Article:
Clostridium Difficile Infection or CDI Information
What is CDI?
Clostridium difficile [pronounced Klo-STRID-ee-um dif-uh-SEEL] infection (CDI) or C. Diff is a germ that can cause diarrhea. Most cases of CDI are in patients taking antibiotics.
CDI is defined as a case of diarrhea or toxic megacolon without other known etiology that meets 1 or more of the following criteria:
- the stool sample yields a positive result of a laboratory assay for C. difficile toxin A and/or B, or a toxin-producing C. difficile organism is detected in the stool sample by culture or other means;
- pseudomembranous colitis is seen on endoscopic examination or surgery; and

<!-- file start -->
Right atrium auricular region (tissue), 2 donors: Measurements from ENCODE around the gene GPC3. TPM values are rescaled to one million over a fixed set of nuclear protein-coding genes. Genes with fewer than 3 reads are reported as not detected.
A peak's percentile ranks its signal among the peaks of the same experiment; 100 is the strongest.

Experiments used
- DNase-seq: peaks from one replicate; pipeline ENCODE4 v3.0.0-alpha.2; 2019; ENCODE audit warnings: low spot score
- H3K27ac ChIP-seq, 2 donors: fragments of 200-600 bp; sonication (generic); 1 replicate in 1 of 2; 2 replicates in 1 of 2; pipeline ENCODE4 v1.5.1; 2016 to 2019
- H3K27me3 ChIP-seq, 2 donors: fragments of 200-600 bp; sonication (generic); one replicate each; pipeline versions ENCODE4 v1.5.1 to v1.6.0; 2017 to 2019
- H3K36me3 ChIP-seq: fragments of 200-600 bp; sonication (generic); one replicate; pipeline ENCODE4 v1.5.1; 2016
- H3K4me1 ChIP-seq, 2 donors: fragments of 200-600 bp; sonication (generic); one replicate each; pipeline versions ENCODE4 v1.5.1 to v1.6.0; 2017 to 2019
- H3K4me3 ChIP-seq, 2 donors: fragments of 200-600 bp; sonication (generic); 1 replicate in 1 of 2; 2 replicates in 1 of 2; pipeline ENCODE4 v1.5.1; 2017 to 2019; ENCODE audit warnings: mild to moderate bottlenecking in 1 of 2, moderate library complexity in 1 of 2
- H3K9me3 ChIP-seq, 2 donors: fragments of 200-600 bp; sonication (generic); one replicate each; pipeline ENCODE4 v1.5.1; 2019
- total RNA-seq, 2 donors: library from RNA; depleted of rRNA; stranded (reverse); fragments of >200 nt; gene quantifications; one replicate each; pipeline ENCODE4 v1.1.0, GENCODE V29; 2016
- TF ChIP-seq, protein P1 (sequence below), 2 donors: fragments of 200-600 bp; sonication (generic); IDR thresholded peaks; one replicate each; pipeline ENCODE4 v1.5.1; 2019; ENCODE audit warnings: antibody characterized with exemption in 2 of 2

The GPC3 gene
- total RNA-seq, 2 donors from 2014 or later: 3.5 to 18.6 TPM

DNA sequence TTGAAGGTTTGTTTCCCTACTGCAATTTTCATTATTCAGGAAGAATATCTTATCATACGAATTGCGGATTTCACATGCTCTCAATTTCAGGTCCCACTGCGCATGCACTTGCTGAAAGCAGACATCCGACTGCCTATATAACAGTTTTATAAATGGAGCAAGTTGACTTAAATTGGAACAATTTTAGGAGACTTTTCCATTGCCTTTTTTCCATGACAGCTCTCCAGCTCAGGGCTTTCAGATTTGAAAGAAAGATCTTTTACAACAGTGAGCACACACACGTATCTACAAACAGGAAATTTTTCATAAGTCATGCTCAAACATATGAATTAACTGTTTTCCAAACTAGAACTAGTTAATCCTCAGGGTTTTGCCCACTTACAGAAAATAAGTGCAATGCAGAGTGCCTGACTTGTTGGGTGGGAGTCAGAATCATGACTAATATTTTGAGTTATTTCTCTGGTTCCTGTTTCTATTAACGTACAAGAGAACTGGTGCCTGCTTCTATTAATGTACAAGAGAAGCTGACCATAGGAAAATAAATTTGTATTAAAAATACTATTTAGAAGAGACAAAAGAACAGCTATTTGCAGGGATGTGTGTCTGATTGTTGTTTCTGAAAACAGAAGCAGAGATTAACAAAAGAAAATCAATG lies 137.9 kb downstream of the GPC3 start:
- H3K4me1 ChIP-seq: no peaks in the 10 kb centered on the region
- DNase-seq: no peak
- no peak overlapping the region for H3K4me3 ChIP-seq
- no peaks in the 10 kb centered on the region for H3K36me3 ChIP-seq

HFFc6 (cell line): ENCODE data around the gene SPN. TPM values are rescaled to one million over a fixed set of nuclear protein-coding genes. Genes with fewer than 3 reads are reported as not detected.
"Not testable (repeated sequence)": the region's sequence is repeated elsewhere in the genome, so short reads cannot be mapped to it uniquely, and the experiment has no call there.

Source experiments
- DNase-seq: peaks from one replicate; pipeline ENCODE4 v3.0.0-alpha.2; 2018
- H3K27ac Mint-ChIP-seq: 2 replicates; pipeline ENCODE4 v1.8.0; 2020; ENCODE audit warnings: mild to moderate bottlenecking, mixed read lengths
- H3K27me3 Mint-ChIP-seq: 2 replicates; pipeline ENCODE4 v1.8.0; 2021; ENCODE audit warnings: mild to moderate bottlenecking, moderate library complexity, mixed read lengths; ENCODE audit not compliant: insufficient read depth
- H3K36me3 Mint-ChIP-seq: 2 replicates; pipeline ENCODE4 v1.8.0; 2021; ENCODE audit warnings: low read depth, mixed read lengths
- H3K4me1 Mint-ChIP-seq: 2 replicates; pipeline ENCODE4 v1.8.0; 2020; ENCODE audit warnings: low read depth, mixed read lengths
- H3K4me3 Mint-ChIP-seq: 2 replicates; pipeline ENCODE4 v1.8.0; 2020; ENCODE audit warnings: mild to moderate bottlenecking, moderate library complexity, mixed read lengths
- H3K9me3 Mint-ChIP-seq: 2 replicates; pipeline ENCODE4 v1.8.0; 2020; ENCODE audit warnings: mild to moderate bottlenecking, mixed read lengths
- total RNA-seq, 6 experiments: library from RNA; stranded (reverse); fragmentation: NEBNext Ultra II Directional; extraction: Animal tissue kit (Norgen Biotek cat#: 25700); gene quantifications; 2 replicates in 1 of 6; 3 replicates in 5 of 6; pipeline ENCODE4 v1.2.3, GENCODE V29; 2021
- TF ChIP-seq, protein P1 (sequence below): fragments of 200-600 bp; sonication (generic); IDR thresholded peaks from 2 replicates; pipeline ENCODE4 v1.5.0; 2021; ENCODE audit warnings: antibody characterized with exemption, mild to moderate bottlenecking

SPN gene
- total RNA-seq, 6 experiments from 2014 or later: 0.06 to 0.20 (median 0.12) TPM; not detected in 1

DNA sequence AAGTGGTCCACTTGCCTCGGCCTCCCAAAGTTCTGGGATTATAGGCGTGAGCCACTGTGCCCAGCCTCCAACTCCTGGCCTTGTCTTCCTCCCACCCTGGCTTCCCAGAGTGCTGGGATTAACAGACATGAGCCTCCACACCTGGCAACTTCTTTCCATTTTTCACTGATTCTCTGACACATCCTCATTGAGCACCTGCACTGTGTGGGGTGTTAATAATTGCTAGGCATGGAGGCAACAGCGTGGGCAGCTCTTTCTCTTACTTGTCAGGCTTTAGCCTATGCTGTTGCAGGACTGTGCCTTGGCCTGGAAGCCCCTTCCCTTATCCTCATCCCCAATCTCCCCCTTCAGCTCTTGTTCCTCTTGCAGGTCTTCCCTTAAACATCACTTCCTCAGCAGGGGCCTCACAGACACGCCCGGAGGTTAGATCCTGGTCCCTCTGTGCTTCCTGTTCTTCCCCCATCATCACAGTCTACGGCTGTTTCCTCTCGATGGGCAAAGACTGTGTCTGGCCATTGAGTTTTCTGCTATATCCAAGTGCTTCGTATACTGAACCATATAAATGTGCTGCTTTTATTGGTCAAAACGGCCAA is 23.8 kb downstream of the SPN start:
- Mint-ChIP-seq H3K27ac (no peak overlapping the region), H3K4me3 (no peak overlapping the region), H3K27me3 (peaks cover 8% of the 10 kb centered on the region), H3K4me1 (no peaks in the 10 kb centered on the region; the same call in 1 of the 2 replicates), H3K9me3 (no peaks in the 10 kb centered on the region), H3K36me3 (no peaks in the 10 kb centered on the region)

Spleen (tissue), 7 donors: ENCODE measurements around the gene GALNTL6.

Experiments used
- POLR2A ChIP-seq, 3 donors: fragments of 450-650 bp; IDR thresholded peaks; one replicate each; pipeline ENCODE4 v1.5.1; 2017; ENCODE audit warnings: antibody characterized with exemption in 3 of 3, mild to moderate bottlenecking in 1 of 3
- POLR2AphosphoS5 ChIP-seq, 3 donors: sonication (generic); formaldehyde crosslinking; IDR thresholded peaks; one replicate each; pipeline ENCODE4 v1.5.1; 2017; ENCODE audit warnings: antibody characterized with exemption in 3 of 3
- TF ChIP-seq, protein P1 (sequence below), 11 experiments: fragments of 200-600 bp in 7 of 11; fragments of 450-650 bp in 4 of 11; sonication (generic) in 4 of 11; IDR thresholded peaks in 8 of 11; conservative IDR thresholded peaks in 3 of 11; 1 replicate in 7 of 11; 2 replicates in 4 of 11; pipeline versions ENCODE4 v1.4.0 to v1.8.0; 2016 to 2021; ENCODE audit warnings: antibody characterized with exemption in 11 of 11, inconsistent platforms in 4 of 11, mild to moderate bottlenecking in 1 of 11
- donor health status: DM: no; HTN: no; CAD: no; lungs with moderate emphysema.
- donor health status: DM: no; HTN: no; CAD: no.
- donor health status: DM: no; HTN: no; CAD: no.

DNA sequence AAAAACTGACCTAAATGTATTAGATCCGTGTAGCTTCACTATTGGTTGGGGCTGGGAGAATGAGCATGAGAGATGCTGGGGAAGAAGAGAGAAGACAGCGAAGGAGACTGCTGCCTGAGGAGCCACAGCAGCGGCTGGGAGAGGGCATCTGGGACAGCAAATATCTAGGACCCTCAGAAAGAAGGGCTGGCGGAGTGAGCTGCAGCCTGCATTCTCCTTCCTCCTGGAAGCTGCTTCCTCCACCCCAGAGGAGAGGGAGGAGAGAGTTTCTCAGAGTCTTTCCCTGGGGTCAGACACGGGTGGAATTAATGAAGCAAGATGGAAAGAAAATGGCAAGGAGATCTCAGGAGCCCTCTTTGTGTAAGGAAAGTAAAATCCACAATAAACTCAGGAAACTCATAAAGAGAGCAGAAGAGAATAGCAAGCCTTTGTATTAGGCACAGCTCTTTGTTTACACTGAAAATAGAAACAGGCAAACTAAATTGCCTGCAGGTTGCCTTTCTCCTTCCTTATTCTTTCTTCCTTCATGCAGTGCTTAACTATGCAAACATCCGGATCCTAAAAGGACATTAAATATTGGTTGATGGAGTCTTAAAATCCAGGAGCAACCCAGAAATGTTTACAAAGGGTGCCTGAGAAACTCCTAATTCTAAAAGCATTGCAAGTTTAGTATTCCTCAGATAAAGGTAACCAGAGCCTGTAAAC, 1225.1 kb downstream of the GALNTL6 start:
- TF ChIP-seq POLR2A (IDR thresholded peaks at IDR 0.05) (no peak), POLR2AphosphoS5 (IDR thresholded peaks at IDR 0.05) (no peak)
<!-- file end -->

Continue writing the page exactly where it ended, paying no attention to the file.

- pseudomembranous colitis is seen on histopathological examination.
Symptoms of CDI are watery stools, fever, loss of appetite, nausea and belly pain.
C. difficile was estimated to cause almost half a million infections in 2011, and is associated with increased lengths of hospital stay, morbidity, and mortality among adult patients. Approximately 83,000 of the patients who developed C. difficile experienced at least one recurrence and 29,000 died within 30 days of the initial diagnosis. CDI may cause illness, death, increased hospital cost, and more days in the hospital.
CDI can be prevented by:
- Only take antibiotics as needed and as prescribed by your health care provider.
- Cleaning your own hands often, especially after using the bathroom and before eating
Make sure that all doctors, nurses, and other healthcare providers clean their hands with soap and water or an alcohol-based hand rub before and after caring for you.
Resources for CDI Prevention:
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